• The lawyer’s different roles
  • Communicating with people who aren’t clients
  • Advertising
  • Safekeeping funds
  • Judicial conduct
  • The lawyer’s duty to the public

The scoring of the MPRE often throws off test-takers. There isn’t any nationally scaled score for passing, even though the exam is a national one. Every jurisdiction makes its own decision about how they will treat the test’s scaled score. The majority of students who take the MPRE test exceed the required score on the first take.

Passing the MPRE is essential to be granted admission to the Bar of every jurisdiction except Wisconsin and Maryland.

The MPRE score is scaled, ranging between 50 and 150, with the average being around 100. In New York, 85 is the score that is required to pass. This can be translated into a raw score of around 32 – 35 correct questions out of 50 testable questions.

Since the MPRE is a scaled test, the score is affected by all the candidates taking the test that day. This means that if the test was especially challenging, obtaining a lower raw score often nets you an exponentially higher final score.

When Can I Take the MPRE?

You’ll find that you’ll learn the material covered by this exam in your law school professional responsibility classes. If you take your MPRE as close as possible to the end of your professional responsibility course, you’ll find you remember more of the material, and you’ll also find it easier to apply the information you’ve learned.

A lot of law students choose to take their MPRE in August in between their second and third years, or just a couple of months after their professional responsibility class has ended. Of course, you shouldn’t take this test before the material has been covered in law school.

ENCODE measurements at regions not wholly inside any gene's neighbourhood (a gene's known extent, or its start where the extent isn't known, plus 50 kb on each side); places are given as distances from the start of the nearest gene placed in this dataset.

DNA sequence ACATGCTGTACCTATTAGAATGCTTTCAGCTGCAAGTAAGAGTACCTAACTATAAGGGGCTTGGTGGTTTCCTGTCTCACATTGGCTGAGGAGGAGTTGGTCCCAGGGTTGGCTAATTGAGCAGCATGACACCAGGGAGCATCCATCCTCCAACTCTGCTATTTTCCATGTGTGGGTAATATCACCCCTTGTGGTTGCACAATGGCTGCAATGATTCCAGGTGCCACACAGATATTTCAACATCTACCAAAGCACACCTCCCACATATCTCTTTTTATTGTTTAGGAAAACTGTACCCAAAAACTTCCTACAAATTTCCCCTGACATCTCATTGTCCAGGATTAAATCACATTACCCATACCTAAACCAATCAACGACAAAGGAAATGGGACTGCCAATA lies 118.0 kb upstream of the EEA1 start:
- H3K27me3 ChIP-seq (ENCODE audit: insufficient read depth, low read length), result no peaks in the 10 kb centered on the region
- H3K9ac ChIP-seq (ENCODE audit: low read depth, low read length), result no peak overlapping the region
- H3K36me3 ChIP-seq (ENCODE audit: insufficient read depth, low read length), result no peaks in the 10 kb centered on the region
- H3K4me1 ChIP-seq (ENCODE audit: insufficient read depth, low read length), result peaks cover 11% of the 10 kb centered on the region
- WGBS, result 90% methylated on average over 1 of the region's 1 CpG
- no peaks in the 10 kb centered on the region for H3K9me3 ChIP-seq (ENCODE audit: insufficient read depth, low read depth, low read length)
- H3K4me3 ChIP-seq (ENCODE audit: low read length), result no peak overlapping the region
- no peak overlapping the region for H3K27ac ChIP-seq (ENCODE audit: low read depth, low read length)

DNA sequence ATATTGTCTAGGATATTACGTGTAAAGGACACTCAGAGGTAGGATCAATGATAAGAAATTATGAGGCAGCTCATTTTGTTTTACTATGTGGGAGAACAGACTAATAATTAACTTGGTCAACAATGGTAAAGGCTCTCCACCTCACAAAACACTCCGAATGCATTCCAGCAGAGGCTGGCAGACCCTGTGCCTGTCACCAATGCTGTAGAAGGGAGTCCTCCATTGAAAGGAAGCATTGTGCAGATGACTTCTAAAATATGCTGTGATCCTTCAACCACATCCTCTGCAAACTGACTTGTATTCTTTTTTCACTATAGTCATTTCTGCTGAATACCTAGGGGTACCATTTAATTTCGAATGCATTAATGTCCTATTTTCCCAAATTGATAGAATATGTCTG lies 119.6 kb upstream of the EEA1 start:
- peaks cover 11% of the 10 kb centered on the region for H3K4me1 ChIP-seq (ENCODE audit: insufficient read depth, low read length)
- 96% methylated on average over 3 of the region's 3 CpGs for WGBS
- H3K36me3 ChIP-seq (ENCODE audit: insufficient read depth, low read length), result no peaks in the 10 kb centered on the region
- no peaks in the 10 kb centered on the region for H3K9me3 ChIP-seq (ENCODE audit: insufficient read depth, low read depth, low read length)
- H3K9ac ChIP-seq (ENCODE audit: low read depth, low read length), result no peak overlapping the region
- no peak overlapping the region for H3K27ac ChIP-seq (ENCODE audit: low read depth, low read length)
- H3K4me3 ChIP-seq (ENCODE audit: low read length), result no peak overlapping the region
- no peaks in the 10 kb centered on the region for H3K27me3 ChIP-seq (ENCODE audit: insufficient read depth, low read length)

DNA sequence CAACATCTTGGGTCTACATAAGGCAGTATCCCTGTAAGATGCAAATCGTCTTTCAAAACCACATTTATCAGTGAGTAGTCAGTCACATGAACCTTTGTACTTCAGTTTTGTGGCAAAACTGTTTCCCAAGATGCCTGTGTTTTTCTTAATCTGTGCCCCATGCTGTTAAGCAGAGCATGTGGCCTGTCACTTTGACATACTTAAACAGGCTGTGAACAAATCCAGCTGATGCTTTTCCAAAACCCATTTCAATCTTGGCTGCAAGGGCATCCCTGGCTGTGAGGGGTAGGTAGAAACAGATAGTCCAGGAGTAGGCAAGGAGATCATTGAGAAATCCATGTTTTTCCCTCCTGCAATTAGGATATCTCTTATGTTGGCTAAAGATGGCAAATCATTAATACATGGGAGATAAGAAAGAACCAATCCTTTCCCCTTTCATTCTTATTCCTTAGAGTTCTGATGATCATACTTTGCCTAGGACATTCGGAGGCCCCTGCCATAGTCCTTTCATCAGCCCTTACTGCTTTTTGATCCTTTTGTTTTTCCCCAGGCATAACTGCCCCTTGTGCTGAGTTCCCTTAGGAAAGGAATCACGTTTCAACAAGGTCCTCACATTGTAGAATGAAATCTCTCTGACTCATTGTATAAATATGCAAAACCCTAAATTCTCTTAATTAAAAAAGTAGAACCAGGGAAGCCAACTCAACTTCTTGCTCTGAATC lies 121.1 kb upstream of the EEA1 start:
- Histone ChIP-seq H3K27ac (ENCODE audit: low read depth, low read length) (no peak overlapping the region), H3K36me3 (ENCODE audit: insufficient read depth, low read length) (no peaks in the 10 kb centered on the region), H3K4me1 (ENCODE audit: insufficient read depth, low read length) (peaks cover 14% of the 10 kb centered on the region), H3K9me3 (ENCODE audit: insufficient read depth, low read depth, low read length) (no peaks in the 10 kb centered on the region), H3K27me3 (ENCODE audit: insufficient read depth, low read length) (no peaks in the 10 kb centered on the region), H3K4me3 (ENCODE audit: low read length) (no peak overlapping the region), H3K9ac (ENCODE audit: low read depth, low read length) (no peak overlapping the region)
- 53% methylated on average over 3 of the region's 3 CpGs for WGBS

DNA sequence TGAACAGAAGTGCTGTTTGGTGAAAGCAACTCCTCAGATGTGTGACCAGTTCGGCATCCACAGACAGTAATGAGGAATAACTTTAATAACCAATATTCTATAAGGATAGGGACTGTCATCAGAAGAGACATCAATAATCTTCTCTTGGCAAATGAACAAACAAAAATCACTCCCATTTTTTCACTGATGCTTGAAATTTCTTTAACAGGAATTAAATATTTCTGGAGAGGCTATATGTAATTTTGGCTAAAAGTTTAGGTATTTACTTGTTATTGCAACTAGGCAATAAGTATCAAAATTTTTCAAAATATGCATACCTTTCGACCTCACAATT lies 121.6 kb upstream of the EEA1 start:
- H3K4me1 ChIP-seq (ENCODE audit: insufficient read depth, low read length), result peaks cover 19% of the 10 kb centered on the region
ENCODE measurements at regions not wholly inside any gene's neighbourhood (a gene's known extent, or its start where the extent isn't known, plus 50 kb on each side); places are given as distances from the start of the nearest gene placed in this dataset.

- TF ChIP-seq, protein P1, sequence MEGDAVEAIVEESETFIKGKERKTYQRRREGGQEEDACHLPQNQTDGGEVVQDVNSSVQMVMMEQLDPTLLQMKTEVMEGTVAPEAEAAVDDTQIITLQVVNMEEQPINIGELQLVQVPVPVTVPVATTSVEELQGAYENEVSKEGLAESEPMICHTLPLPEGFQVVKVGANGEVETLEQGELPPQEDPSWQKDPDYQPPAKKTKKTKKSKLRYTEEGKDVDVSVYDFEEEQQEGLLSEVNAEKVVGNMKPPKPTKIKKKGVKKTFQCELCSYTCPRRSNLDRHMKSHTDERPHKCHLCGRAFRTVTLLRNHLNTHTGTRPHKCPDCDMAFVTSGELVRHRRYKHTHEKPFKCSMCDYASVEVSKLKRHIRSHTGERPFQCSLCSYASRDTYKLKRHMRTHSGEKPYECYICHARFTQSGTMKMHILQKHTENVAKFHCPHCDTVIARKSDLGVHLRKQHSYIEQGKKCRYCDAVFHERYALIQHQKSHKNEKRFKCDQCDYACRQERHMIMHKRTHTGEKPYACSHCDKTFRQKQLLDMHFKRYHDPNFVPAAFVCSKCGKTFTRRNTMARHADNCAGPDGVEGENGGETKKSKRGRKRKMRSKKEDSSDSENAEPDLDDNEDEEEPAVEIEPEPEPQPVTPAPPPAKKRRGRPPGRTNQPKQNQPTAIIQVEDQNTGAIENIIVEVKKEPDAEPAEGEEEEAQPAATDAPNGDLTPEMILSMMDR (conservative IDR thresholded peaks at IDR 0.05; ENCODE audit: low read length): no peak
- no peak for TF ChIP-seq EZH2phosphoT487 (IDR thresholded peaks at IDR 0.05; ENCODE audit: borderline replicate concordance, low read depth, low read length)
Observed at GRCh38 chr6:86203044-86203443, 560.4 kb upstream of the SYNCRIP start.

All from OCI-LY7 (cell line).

Although it’s your choice when you take your MPRE, it’s important to plan carefully for the right time. You probably shouldn’t take this exam after you’ve taken your bar exam since you’re likely to experience burnout at that stage.

Students tend to prefer to take the MPRE in August since it won’t involve juggling studying for classes alongside studying for this test. Also, you should give yourself some wiggle room with time, on the off-chance you fail to obtain the necessary score on the first attempt.

You won’t be able to be sworn in until you’ve passed your MPRE so you won’t want to have any delays. Some jurisdictions, such as Massachusetts, stipulate that you must have already taken and also passed your MPRE before applying for the state bar exam.

How Do I Register for the MPRE?

Law students who are ready to take the MPRE have to register with the NCBE (National Conference of Bar Examiners). You will receive a unique NCBE account number which is associated with your exam scores as well as your Character and Fitness application.

How Do I Prepare for the MPRE?